It has been nearly five weeks now. Five weeks since the move from night-shift to days, working in a new department, a move that I very much wanted. With change comes challenges, and joining a new team comes finding that new fit comes with anticipation and complications. Working with the new team has pretty much gone as I anticipated.
I knew, going forward, that not all the team members would embrace “the new guy” amongst their space. Old habits, mixing with new blood, will be a challenge for the weeks to come. Already in the last five weeks, I have witnessed the stubbornness by staff as they try to keep their routines,and leave the undesirable work for me. Since I was hired for my skills, for one staff member, I have become a threat in the sense that I exceed the skill level of some tasks, and easily jumped onboard in the workflow, keeping up. Though I laughed as two members peppered me with questions about myself, probing, then relaying factitious/distorted versions of my words to the Manager—who is a good friend of mind. We had a good laugh. And yes, I have names, I know who you are. Nothing like jealous people burning their bridges so quickly.
My new department will have lots of changes in the coming months. I was given an outline of what to expect in the days and weeks ahead. Most of this information I have kept to myself, as requested, so who knows what, or where I will be once the changes take place. I am not worried, as new opportunities are always be around. But for the senior staff, they feel they have been “betrayed,” or “disposed of,” by the corporation, as they have some of the information that I have, and see my move into the department as part of those feelings. I say, “get over it,” because it is going to happen whether I am here, or not.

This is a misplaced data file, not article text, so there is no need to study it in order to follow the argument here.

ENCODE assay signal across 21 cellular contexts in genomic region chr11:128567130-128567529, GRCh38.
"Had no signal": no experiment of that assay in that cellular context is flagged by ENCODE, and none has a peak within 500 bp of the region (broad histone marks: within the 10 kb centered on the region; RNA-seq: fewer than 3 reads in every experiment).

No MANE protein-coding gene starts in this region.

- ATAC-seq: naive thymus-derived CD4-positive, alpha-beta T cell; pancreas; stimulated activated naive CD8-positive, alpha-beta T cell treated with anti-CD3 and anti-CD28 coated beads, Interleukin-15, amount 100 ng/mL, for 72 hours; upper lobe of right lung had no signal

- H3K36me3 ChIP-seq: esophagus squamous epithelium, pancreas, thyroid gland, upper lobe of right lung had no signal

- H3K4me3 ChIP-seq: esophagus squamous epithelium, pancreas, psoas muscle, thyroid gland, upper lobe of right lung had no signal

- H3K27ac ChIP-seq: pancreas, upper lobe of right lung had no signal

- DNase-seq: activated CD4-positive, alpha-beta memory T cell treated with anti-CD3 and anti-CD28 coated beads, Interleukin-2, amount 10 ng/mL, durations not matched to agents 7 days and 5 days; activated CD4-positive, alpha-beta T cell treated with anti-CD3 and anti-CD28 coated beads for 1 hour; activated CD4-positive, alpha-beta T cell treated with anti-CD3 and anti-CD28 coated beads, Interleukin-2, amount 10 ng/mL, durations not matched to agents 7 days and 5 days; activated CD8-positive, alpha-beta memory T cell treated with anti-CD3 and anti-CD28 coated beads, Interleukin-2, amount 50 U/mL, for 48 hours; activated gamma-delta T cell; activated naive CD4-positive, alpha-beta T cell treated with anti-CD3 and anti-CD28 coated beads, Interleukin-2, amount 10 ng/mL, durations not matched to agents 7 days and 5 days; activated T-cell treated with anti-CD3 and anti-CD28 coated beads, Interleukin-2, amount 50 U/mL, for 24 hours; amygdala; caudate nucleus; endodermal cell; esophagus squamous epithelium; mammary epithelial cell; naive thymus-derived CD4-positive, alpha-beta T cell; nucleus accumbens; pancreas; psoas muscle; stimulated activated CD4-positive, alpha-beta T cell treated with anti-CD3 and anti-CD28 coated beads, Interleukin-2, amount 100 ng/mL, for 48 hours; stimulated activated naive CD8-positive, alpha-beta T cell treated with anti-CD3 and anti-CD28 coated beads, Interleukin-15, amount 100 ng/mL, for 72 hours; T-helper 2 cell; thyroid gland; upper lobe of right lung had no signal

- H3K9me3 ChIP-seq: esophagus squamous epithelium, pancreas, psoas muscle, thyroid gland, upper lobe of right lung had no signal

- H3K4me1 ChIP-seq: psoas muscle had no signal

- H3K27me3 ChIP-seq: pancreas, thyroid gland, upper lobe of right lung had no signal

I have no troubles with embracing new responsibility and change in this case. However, for some of the senior staff, these new responsibilities mean a new level surveillance by management, and they are resisting this, even telling me that I must take this stance along with them. There is a world beyond the walls of the department, and if my fellow co-workers cannot see this, then they miss out on the big picture—at their cost. Remember it is easier for me to embrace change, then for those who have old habits of their daily routines.
Thankfully the good out weighs the bad by a long shot. I am very happy, almost grateful under what is happening in the global market place economy. The pay may not be that great, but I would rather be doing this, than being homeless with no income.